Author: Vaishnavi Ojha, a student at Vivekanand Education Society’s College of Law

The case of Mohd. Ahmad Khan vs. Shah Bano Begum, commonly referred to as the “Shah Bano Case,” is a landmark legal battle in India that highlighted the contentious issue of “Triple Talaq.” This case became a pivotal moment in the struggle for the rights and freedom of Muslim women, showcasing Shah Bano’s courageous fight against a deeply entrenched patriarchal system. Despite facing significant societal opposition, Shah Bano challenged the norms and fought for her right to maintenance, ultimately leading to significant legal and social reforms.


In 1932, Shah Bano married Mohd. Ahmad Khan, a well-known lawyer in Indore. The couple had five children, consisting of three sons and two daughters. Fourteen years into their marriage, Khan married a younger woman. In 1975, when Shah Bano was 62 years old, Khan disowned her and expelled her, along with her children, from their matrimonial home.

In April 1978, Shah Bano filed a petition under Section 125 of the Code of Criminal Procedure, 1973 (CrPC) before the Judicial Magistrate of Indore. This section provides that a wife without any income, who is neglected by her husband, is entitled to maintenance. This entitlement includes divorced wives who have not remarried. Shah Bano sought maintenance because her husband had stopped paying the Rs. 200 per month he had initially agreed to provide.

In November 1978, Khan divorced Shah Bano by pronouncing Triple Talaq, which he claimed was irrevocable. He argued that conflicts between Shah Bano’s children and his second wife were the primary reasons for the divorce. After the divorce, Khan maintained that Shah Bano was no longer his legal wife and therefore, he was not obligated to provide her with maintenance or alimony.

The local magistrate court directed Khan to pay Shah Bano Rs. 25 per month as maintenance. Dissatisfied with this amount, Shah Bano appealed to the High Court of Madhya Pradesh in July 1978, seeking an increase in the maintenance to Rs. 179 per month. The High Court ruled in her favour, increasing the maintenance amount.

Shah Bano then approached the Supreme Court, filing a petition against the High Court’s verdict. Khan’s primary defence was that, according to Islamic law, he could not maintain any relationship with his divorced wife, making it “Haram” (forbidden) to provide maintenance post-divorce. He argued that he was not legally responsible for her maintenance as he had already paid her Rs. 200 per month for two years and had deposited Rs. 3000 in court as dower (Mehr) during the Iddat period.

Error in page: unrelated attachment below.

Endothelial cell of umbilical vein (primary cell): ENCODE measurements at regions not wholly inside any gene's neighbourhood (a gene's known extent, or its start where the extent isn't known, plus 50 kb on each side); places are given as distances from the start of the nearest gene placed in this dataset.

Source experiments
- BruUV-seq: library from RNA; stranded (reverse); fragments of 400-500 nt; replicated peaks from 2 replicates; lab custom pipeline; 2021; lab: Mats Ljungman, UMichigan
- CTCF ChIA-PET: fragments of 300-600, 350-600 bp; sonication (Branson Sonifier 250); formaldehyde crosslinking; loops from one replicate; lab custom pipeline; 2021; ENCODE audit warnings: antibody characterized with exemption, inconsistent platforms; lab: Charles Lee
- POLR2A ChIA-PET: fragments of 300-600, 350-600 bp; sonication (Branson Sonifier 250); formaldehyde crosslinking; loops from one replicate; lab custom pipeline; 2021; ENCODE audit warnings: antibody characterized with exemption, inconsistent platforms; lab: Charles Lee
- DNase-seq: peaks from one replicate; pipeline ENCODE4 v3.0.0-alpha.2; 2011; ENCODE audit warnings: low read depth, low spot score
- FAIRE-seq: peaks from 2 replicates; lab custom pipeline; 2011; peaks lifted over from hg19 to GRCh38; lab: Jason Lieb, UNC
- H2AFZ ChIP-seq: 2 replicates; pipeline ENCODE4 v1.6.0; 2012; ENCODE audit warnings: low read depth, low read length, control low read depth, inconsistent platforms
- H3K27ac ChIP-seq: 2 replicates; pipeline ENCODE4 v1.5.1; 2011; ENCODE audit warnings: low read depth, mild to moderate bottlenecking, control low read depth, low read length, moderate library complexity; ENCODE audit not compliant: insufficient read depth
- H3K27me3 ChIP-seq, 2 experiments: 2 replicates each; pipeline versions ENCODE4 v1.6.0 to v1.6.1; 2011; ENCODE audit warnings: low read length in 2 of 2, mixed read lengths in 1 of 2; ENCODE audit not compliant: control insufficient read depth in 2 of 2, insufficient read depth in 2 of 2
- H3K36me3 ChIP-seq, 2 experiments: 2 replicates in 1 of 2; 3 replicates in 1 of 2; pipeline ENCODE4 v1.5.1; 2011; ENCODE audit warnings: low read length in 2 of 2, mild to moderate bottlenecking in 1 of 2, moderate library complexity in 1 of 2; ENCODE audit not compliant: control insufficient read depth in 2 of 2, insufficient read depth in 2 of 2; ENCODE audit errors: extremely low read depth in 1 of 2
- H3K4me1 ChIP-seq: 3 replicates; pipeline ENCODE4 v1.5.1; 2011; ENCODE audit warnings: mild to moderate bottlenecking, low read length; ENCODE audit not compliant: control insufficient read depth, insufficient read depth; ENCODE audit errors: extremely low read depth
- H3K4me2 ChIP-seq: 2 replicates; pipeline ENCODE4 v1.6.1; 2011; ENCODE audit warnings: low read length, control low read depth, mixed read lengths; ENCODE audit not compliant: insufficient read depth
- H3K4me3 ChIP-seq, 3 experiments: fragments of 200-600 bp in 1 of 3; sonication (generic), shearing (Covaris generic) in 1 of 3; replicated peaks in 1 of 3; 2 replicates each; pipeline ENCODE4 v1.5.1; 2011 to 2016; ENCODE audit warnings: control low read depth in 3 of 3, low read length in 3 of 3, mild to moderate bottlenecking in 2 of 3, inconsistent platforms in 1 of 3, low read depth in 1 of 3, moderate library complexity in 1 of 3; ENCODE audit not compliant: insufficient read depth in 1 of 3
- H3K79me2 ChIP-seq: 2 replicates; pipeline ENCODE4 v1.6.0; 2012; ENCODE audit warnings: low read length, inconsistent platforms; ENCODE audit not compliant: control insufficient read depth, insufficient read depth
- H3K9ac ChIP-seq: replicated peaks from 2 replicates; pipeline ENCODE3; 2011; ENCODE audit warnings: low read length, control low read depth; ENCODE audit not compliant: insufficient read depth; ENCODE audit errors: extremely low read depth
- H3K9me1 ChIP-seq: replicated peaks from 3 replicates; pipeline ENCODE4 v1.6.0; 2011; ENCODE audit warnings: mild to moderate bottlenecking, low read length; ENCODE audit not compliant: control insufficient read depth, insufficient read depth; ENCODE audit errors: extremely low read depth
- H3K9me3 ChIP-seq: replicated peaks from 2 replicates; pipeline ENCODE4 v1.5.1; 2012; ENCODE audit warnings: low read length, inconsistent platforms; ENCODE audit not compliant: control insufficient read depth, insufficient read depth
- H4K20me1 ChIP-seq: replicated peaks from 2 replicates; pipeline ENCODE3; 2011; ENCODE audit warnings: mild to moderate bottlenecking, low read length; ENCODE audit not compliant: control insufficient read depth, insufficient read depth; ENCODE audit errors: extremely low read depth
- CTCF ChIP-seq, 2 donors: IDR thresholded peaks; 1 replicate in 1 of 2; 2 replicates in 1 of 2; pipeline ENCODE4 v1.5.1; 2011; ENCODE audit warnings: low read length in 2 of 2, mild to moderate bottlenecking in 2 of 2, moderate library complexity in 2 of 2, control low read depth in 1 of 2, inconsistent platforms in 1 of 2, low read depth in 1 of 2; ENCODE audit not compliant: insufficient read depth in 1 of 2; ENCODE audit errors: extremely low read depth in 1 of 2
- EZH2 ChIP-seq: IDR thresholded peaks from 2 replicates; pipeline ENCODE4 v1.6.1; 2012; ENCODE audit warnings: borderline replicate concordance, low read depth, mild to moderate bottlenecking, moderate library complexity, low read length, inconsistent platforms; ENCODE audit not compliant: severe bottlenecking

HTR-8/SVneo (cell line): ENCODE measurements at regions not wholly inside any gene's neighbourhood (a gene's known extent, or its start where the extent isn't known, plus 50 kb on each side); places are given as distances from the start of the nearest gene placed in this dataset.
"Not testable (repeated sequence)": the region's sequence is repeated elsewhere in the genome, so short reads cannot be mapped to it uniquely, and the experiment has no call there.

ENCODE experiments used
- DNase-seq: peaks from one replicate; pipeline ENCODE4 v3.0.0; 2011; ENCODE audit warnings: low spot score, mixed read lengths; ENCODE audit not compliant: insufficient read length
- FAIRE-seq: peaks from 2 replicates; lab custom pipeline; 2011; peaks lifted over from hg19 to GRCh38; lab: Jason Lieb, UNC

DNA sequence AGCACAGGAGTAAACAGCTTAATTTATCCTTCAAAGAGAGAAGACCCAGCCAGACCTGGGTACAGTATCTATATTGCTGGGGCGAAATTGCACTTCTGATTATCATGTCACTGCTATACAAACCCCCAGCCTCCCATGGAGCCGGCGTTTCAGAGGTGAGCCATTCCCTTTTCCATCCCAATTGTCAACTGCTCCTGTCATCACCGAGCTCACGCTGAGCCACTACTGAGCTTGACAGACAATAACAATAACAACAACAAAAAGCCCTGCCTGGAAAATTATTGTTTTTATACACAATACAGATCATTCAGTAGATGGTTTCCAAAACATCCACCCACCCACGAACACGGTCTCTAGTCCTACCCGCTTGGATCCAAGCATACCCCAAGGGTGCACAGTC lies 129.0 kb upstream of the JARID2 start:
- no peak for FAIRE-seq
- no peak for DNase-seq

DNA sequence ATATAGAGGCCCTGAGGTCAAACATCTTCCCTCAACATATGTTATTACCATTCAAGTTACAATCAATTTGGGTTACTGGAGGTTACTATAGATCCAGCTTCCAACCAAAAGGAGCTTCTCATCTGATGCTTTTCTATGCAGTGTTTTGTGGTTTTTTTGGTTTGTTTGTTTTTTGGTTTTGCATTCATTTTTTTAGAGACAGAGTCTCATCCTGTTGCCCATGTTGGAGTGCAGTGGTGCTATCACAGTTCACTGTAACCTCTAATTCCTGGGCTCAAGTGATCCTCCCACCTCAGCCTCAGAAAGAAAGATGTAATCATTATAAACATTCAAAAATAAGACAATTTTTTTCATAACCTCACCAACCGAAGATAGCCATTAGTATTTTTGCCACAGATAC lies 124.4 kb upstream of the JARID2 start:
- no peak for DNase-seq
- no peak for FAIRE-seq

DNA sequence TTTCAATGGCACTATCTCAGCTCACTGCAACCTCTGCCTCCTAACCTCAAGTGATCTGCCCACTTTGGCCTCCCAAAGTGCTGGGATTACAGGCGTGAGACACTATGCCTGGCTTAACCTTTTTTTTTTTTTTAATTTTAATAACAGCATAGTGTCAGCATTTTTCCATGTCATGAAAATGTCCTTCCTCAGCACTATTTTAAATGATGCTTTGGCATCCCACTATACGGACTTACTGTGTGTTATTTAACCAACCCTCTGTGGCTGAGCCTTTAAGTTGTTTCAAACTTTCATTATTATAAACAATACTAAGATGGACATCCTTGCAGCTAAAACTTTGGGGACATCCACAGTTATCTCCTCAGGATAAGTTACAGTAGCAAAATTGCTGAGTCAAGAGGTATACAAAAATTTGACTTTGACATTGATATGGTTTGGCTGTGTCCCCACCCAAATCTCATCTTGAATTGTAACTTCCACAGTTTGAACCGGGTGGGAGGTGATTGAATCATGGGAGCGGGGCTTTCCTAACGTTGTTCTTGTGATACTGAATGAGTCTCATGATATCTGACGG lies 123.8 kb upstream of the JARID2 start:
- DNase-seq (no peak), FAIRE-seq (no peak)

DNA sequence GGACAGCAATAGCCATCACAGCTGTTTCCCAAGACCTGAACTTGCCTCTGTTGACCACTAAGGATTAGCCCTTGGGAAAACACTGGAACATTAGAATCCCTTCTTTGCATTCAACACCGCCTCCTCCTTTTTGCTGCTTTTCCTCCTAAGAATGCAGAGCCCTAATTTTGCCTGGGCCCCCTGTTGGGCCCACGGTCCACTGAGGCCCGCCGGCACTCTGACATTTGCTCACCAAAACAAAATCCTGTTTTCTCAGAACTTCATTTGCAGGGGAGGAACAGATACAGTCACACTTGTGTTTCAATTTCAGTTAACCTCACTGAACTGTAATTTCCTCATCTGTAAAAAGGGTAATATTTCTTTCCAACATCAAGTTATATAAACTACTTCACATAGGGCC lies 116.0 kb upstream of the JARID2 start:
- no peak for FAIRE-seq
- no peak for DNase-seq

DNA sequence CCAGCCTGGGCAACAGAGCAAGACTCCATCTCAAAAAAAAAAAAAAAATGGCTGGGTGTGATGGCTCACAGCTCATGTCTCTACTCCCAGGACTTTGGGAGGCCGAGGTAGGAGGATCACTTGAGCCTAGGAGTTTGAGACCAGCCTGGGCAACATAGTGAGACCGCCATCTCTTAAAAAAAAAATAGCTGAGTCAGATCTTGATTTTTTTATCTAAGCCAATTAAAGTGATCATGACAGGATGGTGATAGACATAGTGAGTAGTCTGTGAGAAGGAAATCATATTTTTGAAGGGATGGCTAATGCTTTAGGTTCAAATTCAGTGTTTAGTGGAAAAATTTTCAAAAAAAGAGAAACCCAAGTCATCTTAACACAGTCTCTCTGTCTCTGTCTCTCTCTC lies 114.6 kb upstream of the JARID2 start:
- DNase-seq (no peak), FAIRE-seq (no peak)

The Supreme Court’s verdict, delivered by Chief Justice Y.V. Chandrachud, upheld the High Court’s decision. The Court held that Section 125 of the CrPC applies to all citizens, irrespective of religion, and that a Muslim husband’s responsibility to maintain his divorced wife does not end with the Iddat period if she cannot support herself. This ruling emphasized that justice and equality should prevail over religious practices that discriminate against women.

The case raised several critical legal questions, including the applicability of Section 125 CrPC to Muslims, the adequacy of Mehr, and the need for a Uniform Civil Code. Despite facing backlash from conservative Muslim groups, the Supreme Court’s judgment underscored that religious practices could not undermine a divorced woman’s right to maintenance.


Iddat is a waiting period that Muslim women must observe following divorce or the death of their husband. During this time, the woman is prohibited from remarrying. The primary purpose of iddat is to determine the paternity of any potential pregnancy. Only after the completion of the iddat period can a woman legally marry again. Iddat also allows the couple to reconsider their decision to divorce, as the divorce can be revoked during this period. In the case of revocable Talaq, resuming marital relations with the wife observing iddat nullifies the divorce. If the marriage ends due to the husband’s death, iddat serves as a mourning period for the widow. According to traditional Muslim personal law, the husband’s responsibility to provide maintenance to his divorced wife is limited to the iddat period.